Investor Essentials Daily

Your Capital Structure is as Important as Your Business Model

Ford Motor Company (F)
November 26, 2019

Many airline analysts talk about Southwest (LUV) as a mythical operating company. A company that can buck the economic trends that historically brought down other airlines regularly for the past 50+ years.

Because of Southwest’s low cost model, they must be economically immune. Or maybe it is their culture. Perhaps their lack of focus on business customers, and instead their focus on the individual flier, has some secret value with the business. Even though it means they lose out on premium ticket sales, the lack of volatility as business climates change helps them.

In reality, Southwest’s business is not special. In 2000-2002, Trans World, US Airways, and United Airlines all saw their profits collapse, and had to go into bankruptcy. Southwest wasn’t immune to this collapse though. They saw their operating profit drop from $1 billion to $400 million, a 60% drop.

From 2006 to 2008, another economic disaster sent the industry into another tailspin. Aloha Air, ATA Airlines, and Frontier Airlines all went bankrupt. Eventually American Airlines, the only legacy full-priced airline that had previously avoided bankruptcy entered bankruptcy a few years later. Southwest didn’t go bankrupt, but the company saw operating profit fall from $930 million to $450 million, an over 50% drop. On a Uniform Accounting basis, ROA dropped from around 5% to 2%.

Southwest’s operations aren’t special, they have been just as volatile as every other airline. Southwest’s secret weapon is their capital structure. Specifically that they are constitutionally allergic to the four letter word that has brought down all the other airlines.


In the past 20 years, the lowest interest coverage ratio the company has (EBITDA / interest expense) has been 7.1x, in 2009. That year the company had $3.4 billion in debt on their balance sheet, and $2.6 billion in cash on their balance sheet. If they had needed to, they could have shrunk that debt down by over 75%, in which case their interest coverage ratio would have been 28.4x.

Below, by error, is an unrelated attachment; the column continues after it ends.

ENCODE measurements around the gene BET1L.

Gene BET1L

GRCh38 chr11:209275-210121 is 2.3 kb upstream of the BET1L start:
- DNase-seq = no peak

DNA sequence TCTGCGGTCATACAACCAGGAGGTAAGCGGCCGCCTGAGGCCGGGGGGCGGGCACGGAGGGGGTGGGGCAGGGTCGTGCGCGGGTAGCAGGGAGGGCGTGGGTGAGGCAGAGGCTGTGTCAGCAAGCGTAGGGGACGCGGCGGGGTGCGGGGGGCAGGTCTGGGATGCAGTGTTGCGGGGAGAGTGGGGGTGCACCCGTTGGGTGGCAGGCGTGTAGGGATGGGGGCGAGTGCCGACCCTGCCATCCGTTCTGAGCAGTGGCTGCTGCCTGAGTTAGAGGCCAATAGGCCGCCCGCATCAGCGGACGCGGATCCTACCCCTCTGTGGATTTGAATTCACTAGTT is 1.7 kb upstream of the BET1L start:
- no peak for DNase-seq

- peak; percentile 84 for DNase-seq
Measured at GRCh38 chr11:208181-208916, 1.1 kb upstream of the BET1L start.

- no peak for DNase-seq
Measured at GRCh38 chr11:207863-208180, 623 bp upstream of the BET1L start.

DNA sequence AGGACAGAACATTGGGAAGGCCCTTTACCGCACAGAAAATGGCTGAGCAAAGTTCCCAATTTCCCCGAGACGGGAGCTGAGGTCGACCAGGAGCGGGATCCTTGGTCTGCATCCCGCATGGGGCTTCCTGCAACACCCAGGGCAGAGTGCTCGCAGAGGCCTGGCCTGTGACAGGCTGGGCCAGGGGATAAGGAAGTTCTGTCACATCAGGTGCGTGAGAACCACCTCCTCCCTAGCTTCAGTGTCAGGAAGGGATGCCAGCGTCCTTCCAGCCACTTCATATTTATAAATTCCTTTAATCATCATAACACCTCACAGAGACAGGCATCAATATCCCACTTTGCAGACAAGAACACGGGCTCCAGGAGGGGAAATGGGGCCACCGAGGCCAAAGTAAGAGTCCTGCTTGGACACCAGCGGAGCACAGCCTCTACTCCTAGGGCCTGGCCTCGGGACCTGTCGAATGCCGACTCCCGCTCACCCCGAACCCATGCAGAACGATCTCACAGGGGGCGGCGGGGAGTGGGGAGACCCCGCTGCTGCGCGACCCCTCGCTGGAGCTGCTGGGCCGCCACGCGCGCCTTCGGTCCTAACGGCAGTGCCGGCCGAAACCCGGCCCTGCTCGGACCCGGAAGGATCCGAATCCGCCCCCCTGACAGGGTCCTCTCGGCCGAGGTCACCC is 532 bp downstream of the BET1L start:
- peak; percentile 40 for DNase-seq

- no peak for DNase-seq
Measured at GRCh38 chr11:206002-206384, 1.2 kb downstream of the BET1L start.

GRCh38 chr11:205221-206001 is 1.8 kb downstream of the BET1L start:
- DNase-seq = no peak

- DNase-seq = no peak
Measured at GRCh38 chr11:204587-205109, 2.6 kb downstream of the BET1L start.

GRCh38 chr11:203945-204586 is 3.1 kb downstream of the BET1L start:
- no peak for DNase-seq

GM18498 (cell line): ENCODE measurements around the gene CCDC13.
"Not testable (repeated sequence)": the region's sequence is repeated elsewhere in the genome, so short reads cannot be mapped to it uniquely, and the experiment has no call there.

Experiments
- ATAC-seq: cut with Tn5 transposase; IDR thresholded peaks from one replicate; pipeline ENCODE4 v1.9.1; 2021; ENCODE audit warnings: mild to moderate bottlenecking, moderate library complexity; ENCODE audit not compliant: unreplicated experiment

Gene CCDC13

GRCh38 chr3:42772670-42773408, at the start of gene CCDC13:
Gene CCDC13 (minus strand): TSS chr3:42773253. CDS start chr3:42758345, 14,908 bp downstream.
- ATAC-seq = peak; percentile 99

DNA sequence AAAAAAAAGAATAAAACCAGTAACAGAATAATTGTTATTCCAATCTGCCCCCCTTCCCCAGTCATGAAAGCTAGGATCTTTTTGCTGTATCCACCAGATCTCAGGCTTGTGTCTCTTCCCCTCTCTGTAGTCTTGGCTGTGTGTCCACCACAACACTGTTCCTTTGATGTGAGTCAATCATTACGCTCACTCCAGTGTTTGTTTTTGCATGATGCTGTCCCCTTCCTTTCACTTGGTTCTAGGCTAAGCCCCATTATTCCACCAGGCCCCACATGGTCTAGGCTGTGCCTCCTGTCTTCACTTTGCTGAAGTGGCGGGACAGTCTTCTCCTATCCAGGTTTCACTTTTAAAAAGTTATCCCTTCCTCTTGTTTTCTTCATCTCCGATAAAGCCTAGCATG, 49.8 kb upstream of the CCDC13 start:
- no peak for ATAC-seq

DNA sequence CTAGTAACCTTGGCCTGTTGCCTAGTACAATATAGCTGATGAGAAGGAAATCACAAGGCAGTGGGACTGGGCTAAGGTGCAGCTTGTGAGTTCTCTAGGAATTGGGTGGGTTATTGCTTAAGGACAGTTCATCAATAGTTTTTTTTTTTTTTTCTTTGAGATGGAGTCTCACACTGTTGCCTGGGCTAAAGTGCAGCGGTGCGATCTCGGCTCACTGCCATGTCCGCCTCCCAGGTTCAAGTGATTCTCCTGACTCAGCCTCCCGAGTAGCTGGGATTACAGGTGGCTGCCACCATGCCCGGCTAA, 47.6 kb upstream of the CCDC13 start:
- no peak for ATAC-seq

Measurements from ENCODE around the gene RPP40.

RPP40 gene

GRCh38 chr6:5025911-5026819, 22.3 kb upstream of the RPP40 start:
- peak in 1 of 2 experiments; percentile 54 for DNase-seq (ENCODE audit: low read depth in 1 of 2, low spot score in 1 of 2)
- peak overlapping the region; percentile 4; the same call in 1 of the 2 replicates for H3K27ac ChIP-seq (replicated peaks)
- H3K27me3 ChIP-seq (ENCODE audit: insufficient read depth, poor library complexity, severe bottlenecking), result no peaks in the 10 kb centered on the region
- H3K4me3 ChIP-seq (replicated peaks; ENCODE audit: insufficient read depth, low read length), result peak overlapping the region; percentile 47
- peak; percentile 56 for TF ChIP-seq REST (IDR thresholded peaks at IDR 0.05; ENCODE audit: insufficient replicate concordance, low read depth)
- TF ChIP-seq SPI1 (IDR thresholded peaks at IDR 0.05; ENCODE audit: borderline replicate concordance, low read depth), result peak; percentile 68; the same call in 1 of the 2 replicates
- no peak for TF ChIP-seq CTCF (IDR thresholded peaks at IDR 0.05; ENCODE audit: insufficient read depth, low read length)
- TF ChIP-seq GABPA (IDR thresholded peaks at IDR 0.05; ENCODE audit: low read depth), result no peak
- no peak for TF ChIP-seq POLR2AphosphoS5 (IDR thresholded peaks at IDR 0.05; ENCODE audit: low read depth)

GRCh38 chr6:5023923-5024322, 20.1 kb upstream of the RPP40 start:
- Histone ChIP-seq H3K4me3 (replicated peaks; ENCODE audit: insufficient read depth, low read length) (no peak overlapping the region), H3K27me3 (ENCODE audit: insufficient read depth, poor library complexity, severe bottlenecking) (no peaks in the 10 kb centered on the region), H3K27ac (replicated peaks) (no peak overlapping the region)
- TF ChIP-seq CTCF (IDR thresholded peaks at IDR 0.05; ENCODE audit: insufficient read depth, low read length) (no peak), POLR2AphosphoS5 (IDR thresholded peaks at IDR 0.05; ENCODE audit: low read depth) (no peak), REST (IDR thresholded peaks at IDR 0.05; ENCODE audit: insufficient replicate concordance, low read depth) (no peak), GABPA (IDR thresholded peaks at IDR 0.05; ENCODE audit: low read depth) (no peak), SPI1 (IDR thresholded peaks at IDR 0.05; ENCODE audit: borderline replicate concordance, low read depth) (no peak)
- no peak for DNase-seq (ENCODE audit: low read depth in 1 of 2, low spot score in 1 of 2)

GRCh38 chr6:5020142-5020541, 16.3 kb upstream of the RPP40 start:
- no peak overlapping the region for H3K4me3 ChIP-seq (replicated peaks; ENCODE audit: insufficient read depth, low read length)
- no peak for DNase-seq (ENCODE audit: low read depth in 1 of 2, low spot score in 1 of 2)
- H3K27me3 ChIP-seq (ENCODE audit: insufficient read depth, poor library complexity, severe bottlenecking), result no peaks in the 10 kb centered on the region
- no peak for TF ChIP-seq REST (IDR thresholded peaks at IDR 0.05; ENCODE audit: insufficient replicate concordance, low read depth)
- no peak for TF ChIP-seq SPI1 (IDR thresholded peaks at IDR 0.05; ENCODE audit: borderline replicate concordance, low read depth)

Southwest understood something many of their peers either didn’t, or chose to ignore. Highly cyclical companies should never put themselves in a situation to be highly levered.

Just by following that insanely simple rule, Southwest’s stock is up 238,046% over the past 40 years.

We couldn’t tell you how much any of their peers’ stocks are up, they’ve all gone bankrupt at least once, if not multiple times in that period.

While GM and Chrysler both went bankrupt in the Great Recession, Ford (F) is also the only of the big 3 car manufacturers who has avoided bankruptcy.

Ford certainly saw terrible operations going into and during the Great Recession. They had NEGATIVE $12 billion of operating losses in 2006, and negative $6.5 billion in operating losses in 2008.

Similar to Southwest, the reason why they survived had to do with being savvy with their capital structure. But Ford was savvy in a different way.

As Ford was about to report Q4 2018 earnings, after surviving the brunt of the credit crisis, they knew they were going to be reporting a $5.9 billion loss, and knew investors would be panicked about their operations. So Ford bolstered their balance sheet in a non-intuitive way.

Ford drew down $10.1 billion from their revolving facilities from a group of banks. They were concerned about some of their lenders’ balance sheets, so they decided to draw down their loans from the banks before they had to worry about being able to access them.

By doing that, Ford dramatically improved their short-term liquidity, at a time when the stock was trading below $2 a share, putting them on firm footing to survive the rest of the Great Recession.

It was Ford’s savvy capital structure management, not their operational differences with their peers, that allowed them to continue to operate. And now the stock is 4.5x higher than it was when they made that smart move to manage those operational headwinds.

Right now though, the market is again pricing Ford like they’re under operational and credit pressures, as the company is trading at a significant discount to Uniform Asset values. Ford is trading at a 0.7x Uniform Price/Book asset valuation. We normally only see valuations below these levels when a company is a bankruptcy risk.